Tea and sympathy: Canadian frigate helps Royal Navy solve high seas restoration crisis

If it had continued any longer, it could have been a calamity.

Sailors in all navies are used to austere conditions, but there are certain things, especially in the Royal Navy, that are simply sacrosanct. Things like tea, that steaming amber liquid that soothes frayed British nerves and takes the chill out of just about any wet, tired bone on watch.

The flag officer disaster aboard HMS Queen Elizabeth, the UK’s newest aircraft carrier, suffered from a tea shortage while at sea in the Pacific for the past week.

The morale crisis was averted thanks to HMCS Winnipeg’s quick-thinking commander and with the likely help of one of his butlers.

The British Carrier Task Force commander recently paid a 90-minute visit to the Canadian patrol frigate, a routine check with one of the Allied escorts. HMCS Winnipeg and HMS Queen Elizabeth participated in a huge Allied naval exercise off Japan last weekend.

“I walked by thinking that they would offer me traditional Canadian hospitality, whatever it is,” Commodore Steve Moorhouse told CBC News this week. “And very, very kindly they had English tea, afternoon tea.”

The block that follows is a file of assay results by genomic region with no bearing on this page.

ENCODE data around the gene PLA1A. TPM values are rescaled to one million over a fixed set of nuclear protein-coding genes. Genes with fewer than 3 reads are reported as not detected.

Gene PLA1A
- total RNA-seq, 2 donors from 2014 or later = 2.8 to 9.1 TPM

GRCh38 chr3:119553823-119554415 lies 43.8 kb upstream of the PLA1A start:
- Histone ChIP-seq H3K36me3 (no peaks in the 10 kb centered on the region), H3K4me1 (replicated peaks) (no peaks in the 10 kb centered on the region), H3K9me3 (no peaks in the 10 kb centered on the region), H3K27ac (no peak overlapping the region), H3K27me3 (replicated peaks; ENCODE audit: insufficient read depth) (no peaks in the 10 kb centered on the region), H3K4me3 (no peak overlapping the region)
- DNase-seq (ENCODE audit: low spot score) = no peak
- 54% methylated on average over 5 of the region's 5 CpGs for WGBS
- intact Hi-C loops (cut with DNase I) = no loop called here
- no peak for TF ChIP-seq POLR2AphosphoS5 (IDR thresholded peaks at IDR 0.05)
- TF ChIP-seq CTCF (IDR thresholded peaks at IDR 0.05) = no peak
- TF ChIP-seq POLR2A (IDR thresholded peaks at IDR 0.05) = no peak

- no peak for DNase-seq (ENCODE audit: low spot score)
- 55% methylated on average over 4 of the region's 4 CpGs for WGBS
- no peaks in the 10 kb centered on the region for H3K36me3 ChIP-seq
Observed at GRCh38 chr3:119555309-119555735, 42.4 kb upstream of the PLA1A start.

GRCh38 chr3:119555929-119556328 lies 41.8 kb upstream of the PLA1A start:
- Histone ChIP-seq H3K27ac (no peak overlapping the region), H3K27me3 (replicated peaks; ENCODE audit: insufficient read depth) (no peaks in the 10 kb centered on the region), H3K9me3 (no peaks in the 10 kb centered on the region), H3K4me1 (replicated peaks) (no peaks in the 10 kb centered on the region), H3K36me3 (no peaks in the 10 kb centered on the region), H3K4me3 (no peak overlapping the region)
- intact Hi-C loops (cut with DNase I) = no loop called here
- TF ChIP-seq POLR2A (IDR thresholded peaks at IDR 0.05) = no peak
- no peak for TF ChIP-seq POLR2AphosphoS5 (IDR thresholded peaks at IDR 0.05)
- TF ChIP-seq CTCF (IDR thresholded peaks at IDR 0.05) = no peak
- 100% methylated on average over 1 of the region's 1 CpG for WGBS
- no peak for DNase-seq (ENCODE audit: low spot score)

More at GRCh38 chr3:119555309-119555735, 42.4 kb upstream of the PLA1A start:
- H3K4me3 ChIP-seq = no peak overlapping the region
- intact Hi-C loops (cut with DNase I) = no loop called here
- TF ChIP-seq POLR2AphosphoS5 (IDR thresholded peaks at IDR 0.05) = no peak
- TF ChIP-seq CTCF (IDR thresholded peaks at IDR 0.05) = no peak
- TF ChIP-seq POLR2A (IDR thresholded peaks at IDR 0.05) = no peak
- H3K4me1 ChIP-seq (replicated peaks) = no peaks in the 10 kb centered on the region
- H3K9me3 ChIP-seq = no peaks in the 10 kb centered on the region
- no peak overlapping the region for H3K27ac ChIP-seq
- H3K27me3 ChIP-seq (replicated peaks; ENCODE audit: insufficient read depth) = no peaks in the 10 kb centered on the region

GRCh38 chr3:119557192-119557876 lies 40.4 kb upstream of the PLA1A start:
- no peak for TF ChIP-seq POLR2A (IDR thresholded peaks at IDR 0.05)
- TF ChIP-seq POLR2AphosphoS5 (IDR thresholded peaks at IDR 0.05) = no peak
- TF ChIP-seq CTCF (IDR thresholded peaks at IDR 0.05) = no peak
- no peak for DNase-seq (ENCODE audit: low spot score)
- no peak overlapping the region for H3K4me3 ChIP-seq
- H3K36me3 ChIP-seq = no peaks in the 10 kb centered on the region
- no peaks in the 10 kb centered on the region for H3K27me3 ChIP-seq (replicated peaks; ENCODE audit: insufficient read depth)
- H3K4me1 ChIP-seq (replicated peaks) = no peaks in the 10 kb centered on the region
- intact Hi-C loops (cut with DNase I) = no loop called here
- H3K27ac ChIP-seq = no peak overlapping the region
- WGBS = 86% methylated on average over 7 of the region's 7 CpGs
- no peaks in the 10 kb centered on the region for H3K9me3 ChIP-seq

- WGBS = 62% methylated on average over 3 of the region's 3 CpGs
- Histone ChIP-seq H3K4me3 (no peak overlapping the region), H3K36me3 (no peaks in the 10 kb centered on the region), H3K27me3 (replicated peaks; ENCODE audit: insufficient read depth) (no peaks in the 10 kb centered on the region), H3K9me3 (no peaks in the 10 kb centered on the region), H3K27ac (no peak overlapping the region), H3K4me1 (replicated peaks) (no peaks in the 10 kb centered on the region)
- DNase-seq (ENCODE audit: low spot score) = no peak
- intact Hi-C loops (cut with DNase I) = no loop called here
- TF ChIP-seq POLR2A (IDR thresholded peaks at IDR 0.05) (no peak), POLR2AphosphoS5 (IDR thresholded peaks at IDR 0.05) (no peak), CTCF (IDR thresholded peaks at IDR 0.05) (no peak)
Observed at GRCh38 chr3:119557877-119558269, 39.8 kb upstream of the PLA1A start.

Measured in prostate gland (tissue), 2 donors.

It is unclear if I was expecting something a little stronger than tea. The Canadian Navy has banned the consumption of alcohol while warships are at sea.

commodore steve moorhouse
Commodore Steve Moorhouse UKCSG conducts flight deck interviews on September 6, 2021 during Japanese Defense Minister Nobuo Kishi’s visit to HMS Queen Elizabeth in Yokosuka, Japan. (UK MOD Crown copyright)

“So I had a cup of Earl Gray and English scones with cream and jelly,” said Moorhouse, who seemed genuinely touched by the gesture.

“I said, ‘Hey that’s great, we just ran out of Earl Gray tea in the flag area on Queen Elizabeth.’ I came back to the ship loaded with probably a thousand tea bags. “

The Winnipeg commander said it was the least they could do to help an Allied unit suffering the hardships of a long sea voyage.

“We gave him three boxes and then he emailed me and said I was a hero returning to a British ship with tea from Canada,” said Canadian Commander Doug Layton with a smile.

hmcs winnipeg
HMCS Winnipeg, HNLMS Evertsen and RFA Tidespring in formation on September 9, 2021 during Exercise Pacific Crown. (UK MOD Crown copyright)

The Moorhouse staff may have expected something more exotic, as navies have a habit of trading trinkets of appreciation on a regular basis.

“Whenever you visit a ship, the sailors will say, ‘Hey sir, what did you get? What did they give you? Was it maple syrup or something?'” Moorhouse said. “And I said, ‘No, I have Earl Gray tea bags.’

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